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- Pigou Club Should Favor a 21-Cent Gas Tax, Not One Dollar
Pigou Club Should Favor a 21-Cent Gas Tax, Not One Dollar
In a recent post, we suggested some reasons to be skeptical of Harvard professor Gregory Mankiw’s “Pigou Club” proposal for a $1 increase in the federal gas tax. We argued that those who advocate for taxes aimed at fine-tuning the efficiency of the economy—so-called “Pigouvian” taxes on externalities—had not adequately answered the question of how high such an ideal tax should be.
In a comment on his blog, Mankiw indirectly responded to this criticism. He points to a 2002 paper from Ian W.H. Parry and Kenneth A. Small suggesting that the “optimal” gas tax in the United States is $1.01 per gallon. Currently the combined federal and state average is 45.9 cents per gallon. Mankiw suggests the paper supports his choice of $1 for the optimal Pigouvian gas tax.
Unfortunately, the paper doesn’t justify a $1 Pigouvian tax at all. It only justifies one of about 21 cents—less than half the current federal and state gas tax, and about equal to the current federal gas tax of 18.4 cents per gallon.
Here’s why. The $1.01 figure from Parry and Small isn’t just to correct for Pigouvian negative externalities. It consists of several components, not all of which are Pigouvian pollution taxes. Built into the $1.01 figure are the following:
1. Fuel-related pollution externalities;
2. Distance-related pollution externalities;
3. Costs of traffic congestion;
4. Costs of auto accidents; and
5. An amount to boost gas taxes to equal the optimal “Ramsey Rule” tax.
Only the first two items on this list—pollution from gas per gallon and per mile—are Pigouvian externalities. None of the other items can be properly labeled as negative externalities from gasoline.
Number 3—the costs of traffic congestion—is not a negative externality from gas because the proximate cause of congestion is lack of a system of congestion road pricing to allocate road space, not gas use. Congestion would occur even if cars were powered by solar energy, so it makes no economic sense to impose a Pigouvian gas tax to “correct” for a phenomenon that’s caused by poorly-designed property rights for road space.
Similarly, number 4—the cost of accidents—is not a negative externality from gas for two reasons. First, accidents are fundamentally different from air pollution because they’re fully compensated by collision auto insurance, which is mandatory in most states. Second, like congestion, accidents are not caused by gas use but by driving, and would occur even with environmentally clean fuels.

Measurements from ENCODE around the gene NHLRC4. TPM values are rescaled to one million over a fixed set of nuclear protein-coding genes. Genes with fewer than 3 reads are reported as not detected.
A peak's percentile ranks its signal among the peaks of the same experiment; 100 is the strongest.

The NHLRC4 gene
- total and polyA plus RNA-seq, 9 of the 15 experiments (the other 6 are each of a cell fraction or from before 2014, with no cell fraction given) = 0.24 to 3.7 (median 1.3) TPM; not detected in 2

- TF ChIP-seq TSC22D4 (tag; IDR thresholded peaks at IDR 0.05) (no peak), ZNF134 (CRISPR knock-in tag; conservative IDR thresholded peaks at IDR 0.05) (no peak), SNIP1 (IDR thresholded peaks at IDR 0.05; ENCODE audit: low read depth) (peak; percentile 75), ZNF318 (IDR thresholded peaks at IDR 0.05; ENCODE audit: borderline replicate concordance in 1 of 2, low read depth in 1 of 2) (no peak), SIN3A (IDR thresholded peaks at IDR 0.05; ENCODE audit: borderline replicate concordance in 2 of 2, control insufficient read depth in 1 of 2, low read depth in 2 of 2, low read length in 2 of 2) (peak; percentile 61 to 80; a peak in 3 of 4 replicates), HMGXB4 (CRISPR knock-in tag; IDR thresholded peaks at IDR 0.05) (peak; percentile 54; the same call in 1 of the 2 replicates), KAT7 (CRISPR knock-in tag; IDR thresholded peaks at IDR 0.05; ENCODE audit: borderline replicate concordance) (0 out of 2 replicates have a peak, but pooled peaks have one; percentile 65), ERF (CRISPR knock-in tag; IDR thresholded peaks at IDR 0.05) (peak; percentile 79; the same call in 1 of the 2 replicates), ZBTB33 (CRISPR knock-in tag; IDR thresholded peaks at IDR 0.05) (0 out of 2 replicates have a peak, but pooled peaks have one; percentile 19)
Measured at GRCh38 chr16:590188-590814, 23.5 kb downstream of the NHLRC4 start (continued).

Number 5 is clearly not a Pigouvian externality tax. That figure comes from the theoretical field of “optimal commodity taxation,” also known as “Ramsey” taxation. Ramsey taxation argues that things with few substitutes like gas should be taxed heavily, while things with many substitutes like labor and work effort should be taxed lightly. Whether or not Ramsey taxation is good policy, one thing is for sure: component number 5 is clearly not a Pigouvian tax, and it’s an error for members of the Pigou Club to count it as one.
The table below shows the breakdown of Parry and Small’s ideal tax for each of these five components. The highlighted lines are the only true Pigouvian taxes (from the full paper at www.rff.org/Documents/RFF-DP-02-12.pdf).
Once the non-Pigouvian components are subtracted, we’re left with an optimal gas tax of only 21 cents—surprisingly close to the current federal gas tax of 18.4 cents per gallon (although that 18.4 cent tax is not a "pollution tax," but is designed to fund federal highway spending consistent with the so-called "benefit principle").
By this analysis, Mankiw’s $1 per gallon gas tax would overstate the pollution externalities from gasoline by five-fold. So the question of “how high?” that advocates of Pigouvian gas taxes routinely ignore is far from settled in practice.
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